Airlines to inspect Boeing 737 Max 9 aircraft


Airlines received technical instructions on how to inspect the 737 Max 9 from Boeing and the Federal Aviation Administration on Monday, two days after one of the planes suffered a dangerous malfunction during a flight.

The FAA required the inspections on Saturday, a day after a plane part blew up during an Alaska Airlines flight near Portland, Oregon. Airlines, particularly Alaska and United Airlines, which have the largest number of Max 9 planes in their fleets, had parked the planes over the weekend while they waited for Boeing and the FAA to issue instructions.

In a statement, the FAA said the required inspections will focus on “plugs” placed where exit doors, door components and fasteners would otherwise be installed. The part of the plane that was torn off, at an altitude of 16,000 feet, included one of those plugs.

“Our teams have been working diligently, with extensive FAA review, to provide comprehensive technical instructions to operators for the required inspections,” said Stan Deal, CEO of Boeing's commercial aircraft unit, and Mike Delaney, director aerospace safety. in a message to employees of that unit on Monday.

The FAA has previously said it would take four to eight hours to inspect each plane. The inspection of the nearly 200 Max 9 planes in the United States, according to the aviation agency, could take a few days. But it's unclear exactly how many planes were arranged in the same way as the ill-fated Alaska plane. European aviation regulators said Monday that the version of the plane used there was configured differently and did not need to be inspected.

Aviation regulators and Boeing said the inspections are unique to the Max 9 and not other versions of the Max plane. The Max 9, along with the more popular Max 8, was grounded for almost two years after two fatal Max 8 crashes in 2018 and 2019.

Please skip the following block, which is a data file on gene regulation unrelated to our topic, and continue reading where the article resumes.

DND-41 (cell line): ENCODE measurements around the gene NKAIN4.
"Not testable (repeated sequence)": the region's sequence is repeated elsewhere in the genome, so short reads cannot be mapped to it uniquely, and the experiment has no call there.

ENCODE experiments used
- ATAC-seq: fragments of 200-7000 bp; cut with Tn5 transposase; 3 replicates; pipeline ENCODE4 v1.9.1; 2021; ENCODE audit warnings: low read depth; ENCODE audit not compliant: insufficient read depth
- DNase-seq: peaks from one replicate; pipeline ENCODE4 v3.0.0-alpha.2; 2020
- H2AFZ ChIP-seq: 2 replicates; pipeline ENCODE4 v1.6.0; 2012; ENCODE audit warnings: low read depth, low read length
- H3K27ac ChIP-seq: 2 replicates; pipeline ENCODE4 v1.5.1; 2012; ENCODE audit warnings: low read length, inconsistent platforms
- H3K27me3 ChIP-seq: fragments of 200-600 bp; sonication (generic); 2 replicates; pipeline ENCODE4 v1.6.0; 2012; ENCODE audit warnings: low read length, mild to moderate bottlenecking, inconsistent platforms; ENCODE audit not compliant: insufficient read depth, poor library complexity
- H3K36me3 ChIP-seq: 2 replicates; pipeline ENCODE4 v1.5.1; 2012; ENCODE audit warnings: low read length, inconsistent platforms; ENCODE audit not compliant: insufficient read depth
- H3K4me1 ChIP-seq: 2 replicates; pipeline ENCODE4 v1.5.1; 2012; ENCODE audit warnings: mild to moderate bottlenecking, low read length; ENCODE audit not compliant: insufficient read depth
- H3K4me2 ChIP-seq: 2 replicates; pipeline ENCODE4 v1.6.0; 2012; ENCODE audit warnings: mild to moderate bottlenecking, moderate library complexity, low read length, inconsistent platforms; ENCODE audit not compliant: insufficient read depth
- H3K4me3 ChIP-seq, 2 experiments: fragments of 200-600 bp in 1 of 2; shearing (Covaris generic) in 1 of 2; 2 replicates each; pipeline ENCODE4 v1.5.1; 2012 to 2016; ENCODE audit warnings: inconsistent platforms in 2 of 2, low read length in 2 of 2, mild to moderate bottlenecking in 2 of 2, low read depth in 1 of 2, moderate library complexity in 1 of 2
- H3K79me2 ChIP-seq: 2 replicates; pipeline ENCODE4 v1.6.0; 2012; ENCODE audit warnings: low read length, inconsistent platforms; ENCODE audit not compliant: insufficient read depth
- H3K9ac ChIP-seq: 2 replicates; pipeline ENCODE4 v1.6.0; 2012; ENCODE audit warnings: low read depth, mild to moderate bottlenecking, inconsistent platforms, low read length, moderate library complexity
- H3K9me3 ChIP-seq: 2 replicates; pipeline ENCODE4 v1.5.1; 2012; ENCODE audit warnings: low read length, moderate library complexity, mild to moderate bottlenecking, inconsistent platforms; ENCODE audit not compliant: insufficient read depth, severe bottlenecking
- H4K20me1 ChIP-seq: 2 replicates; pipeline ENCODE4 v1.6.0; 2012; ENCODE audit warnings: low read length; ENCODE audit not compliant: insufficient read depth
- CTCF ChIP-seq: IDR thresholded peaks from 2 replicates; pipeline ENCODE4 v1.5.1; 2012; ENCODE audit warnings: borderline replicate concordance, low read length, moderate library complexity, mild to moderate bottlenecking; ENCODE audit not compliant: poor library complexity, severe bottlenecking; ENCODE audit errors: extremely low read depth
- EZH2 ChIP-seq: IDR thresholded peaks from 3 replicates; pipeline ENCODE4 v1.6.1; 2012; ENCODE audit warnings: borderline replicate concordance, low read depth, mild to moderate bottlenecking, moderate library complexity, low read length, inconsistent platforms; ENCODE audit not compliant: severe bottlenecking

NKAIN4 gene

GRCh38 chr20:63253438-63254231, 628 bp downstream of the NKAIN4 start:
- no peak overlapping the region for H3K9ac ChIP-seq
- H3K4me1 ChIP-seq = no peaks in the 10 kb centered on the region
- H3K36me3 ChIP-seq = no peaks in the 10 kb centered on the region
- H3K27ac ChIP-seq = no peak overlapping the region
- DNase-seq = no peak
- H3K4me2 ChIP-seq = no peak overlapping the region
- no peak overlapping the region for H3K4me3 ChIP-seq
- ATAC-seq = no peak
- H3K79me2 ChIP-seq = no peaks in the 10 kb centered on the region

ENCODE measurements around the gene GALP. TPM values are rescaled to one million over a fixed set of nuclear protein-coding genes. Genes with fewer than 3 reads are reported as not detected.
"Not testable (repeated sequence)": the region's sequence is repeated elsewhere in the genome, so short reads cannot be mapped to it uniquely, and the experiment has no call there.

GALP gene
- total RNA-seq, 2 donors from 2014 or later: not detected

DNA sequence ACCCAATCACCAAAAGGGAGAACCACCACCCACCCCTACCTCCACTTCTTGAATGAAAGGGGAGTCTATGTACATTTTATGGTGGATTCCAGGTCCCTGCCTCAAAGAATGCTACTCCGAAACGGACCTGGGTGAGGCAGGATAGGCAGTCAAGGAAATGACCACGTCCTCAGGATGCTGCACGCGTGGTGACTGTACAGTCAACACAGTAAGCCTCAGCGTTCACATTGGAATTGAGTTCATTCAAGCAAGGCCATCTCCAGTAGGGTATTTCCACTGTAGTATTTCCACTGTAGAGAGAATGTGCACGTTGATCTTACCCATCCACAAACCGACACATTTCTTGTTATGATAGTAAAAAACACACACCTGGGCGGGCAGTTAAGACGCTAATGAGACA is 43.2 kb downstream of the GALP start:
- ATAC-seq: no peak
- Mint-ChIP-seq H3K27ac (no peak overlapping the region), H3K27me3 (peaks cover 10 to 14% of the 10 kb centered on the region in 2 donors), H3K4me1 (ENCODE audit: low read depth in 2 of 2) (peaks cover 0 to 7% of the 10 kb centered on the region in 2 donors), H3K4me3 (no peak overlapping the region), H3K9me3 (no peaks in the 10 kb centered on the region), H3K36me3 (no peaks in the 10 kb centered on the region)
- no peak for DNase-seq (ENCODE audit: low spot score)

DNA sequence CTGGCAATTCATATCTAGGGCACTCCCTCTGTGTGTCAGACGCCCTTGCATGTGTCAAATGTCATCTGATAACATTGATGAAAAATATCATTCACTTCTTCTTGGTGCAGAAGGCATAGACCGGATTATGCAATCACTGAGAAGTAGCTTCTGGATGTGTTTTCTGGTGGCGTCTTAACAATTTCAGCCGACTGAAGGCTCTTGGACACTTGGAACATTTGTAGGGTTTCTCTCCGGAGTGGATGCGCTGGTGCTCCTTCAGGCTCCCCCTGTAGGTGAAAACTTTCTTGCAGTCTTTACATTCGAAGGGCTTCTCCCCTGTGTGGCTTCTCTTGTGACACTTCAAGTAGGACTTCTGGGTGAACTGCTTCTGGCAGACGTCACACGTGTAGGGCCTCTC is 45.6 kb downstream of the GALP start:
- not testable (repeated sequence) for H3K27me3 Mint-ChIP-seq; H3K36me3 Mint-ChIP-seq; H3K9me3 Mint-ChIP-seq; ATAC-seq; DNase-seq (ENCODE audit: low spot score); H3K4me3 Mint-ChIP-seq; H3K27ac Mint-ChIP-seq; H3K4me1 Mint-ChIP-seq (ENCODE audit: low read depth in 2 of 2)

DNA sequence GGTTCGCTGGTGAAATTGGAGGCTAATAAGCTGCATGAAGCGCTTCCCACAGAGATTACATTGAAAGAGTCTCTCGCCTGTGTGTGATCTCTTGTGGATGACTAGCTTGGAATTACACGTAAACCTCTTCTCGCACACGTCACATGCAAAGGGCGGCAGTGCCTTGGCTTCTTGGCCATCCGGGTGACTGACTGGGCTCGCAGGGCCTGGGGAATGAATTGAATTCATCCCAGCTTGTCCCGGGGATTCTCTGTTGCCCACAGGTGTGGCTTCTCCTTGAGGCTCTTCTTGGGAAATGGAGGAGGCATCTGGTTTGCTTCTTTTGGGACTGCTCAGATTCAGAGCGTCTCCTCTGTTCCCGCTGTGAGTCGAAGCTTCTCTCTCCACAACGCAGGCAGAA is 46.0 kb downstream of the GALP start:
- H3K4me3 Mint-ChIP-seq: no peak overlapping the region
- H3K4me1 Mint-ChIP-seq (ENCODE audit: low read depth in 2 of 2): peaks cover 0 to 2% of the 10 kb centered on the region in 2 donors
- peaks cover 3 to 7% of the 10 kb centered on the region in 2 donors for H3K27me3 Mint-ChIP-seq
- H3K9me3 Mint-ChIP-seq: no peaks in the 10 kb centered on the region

In a statement Monday, Alaska Airlines said its technicians had prepared its Max 9s for inspections, but it was still waiting for the FAA to affirm that the airline's inspection process complies with the agency's order. Alaska said it is also still developing detailed instructions and processes for its technicians to follow.

Federal authorities investigating the incident, which caused no serious injuries, are also investigating what prompted pressurization warnings on the damaged plane during three recent flights. Alaska Airlines workers rebooted the system and the plane was put back into service, although the airline restricted its use on flights to destinations such as Hawaii, National Transportation Safety Board Chairwoman Jennifer Homendy said at a news conference. press on Sunday night.

When asked about its response to the warnings, Alaska Airlines said it could not answer questions about the plane and what caused the explosion without approval from the safety board, which is leading the federal investigation. But Alaska said it had asked the NTSB to share more information and would do so if allowed. In such investigations, the parties are restricted in what they can share publicly.

Boeing CEO Dave Calhoun plans to host a company-wide safety meeting on Tuesday to discuss the company's response to the episode and reaffirm its commitment to safety. Boeing is still working to secure approval for the smaller Max 7 and larger Max 10.

Shares of Boeing fell about 7 percent as of 2 p.m. Monday, and shares of Spirit AeroSystems, which makes the plane's body, also fell about 7 percent.

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